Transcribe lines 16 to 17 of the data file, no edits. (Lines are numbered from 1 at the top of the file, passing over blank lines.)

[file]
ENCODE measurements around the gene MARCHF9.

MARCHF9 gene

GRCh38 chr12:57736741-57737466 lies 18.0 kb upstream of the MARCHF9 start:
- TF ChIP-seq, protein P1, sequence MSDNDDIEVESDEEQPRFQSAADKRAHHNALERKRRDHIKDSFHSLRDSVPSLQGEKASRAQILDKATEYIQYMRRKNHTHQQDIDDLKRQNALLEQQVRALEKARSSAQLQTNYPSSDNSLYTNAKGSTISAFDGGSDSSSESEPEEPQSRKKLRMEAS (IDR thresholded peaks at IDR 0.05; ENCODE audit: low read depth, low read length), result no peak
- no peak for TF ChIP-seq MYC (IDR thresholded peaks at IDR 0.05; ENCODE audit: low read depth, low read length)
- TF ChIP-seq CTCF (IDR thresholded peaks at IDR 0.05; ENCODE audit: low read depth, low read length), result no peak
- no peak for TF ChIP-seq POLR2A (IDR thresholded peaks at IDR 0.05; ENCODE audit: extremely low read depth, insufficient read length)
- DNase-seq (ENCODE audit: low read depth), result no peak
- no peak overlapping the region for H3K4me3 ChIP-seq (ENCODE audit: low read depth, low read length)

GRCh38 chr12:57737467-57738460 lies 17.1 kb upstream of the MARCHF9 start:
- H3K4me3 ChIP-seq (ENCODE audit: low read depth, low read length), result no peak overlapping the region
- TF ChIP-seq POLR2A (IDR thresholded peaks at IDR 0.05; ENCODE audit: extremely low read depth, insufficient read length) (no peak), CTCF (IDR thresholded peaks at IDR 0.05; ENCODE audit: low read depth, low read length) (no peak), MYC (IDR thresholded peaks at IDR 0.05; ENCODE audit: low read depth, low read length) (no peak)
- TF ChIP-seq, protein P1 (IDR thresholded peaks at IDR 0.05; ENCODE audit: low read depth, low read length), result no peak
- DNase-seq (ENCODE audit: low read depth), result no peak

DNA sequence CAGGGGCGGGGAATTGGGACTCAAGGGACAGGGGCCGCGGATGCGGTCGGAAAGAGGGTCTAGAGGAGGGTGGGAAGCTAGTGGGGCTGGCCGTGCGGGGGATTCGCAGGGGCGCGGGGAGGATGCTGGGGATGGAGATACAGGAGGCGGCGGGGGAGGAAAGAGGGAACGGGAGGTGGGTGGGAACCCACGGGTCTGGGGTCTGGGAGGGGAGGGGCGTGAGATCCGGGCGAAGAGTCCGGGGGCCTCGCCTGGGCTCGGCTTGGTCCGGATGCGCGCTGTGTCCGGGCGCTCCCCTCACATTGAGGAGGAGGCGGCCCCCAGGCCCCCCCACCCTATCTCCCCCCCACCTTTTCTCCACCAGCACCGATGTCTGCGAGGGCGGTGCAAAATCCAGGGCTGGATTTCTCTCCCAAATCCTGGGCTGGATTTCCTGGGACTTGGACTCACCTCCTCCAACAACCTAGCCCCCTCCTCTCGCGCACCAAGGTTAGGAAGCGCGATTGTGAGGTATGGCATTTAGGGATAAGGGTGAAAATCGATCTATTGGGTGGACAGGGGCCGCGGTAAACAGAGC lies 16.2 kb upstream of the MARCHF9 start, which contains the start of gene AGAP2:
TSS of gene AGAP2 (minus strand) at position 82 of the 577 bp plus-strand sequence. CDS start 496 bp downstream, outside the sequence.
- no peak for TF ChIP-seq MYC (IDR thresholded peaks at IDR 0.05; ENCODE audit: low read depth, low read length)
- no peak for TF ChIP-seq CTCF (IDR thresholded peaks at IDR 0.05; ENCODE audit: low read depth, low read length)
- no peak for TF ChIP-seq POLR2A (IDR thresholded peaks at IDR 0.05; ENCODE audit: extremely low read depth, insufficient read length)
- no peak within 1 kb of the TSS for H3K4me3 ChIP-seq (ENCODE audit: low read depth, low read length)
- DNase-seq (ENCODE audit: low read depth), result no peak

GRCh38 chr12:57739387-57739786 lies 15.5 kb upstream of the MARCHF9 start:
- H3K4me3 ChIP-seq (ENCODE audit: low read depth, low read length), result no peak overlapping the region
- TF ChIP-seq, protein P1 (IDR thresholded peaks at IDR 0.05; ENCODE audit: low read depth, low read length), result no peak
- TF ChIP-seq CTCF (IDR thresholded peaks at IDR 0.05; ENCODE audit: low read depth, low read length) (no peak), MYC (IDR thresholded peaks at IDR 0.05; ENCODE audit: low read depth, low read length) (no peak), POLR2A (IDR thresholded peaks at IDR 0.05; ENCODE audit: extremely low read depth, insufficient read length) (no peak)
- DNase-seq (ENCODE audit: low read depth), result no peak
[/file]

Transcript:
TSS of gene AGAP2 (minus strand) at position 82 of the 577 bp plus-strand sequence. CDS start 496 bp downstream, outside the sequence.
- no peak for TF ChIP-seq MYC (IDR thresholded peaks at IDR 0.05; ENCODE audit: low read depth, low read length)